JACKSON (AP) – A jury has awarded $1,251 to a convicted killer who filed a lawsuit after he was barred from touching his wife during a Michigan prison visit.

Kevin King claimed a guard was retaliating against him for past complaints when she prohibited him from embracing his wife during a 2012 visit at the Cotton prison in Jackson. They had to sit a few feet apart.

Jurors in Detroit federal court last week awarded $1 for a violation of King’s First Amendment rights and $1,250 as punitive damages.

In court filings, the Corrections Department argued it was “de minimis” – no big deal – and didn’t violate the couple’s constitutional rights.

“It trivializes the First Amendment to allow such a minor occurrence to constitute an adverse action,” Assistant Attorney General John Thurber said.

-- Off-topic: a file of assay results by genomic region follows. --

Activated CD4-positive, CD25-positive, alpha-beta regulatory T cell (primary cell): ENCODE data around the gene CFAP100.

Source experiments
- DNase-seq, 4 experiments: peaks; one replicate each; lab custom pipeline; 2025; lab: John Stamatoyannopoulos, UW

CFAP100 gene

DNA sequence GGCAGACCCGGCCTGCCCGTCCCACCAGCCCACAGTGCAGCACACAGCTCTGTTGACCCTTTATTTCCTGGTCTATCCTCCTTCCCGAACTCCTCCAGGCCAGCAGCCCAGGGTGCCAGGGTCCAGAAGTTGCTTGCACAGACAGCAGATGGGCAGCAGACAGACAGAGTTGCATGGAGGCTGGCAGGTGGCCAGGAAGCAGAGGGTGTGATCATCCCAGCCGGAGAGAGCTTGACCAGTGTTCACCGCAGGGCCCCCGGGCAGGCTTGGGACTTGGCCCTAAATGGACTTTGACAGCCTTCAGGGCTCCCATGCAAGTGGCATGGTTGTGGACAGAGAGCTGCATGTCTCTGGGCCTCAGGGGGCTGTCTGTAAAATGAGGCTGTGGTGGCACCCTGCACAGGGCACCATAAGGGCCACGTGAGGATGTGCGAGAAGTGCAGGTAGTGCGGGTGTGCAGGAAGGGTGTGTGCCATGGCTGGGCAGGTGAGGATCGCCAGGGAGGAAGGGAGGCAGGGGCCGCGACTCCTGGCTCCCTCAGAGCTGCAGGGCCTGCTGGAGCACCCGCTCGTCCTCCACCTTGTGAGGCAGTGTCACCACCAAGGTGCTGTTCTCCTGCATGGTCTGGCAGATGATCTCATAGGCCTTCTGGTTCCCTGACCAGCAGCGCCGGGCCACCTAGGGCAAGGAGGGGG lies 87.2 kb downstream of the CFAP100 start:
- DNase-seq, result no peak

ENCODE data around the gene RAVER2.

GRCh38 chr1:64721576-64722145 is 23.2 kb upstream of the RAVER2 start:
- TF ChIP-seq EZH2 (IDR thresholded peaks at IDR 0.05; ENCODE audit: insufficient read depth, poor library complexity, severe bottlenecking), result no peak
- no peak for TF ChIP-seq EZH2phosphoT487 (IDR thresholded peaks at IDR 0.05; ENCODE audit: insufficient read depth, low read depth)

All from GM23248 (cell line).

But U.S. District Judge Matthew Leitman had refused to dismiss the case before trial, saying the Kings had been deprived of their “sole form of intimacy.”

The state “substantially understates the value of human contact in general and its special value to the Kings. … It was certainly meaningful for Williams to deprive them of physical contact,” the judge said, referring to prison officer Tiffaney Williams.

King, 52, is serving a life sentence for murder committed during an armed robbery in Oakland County in 1982.

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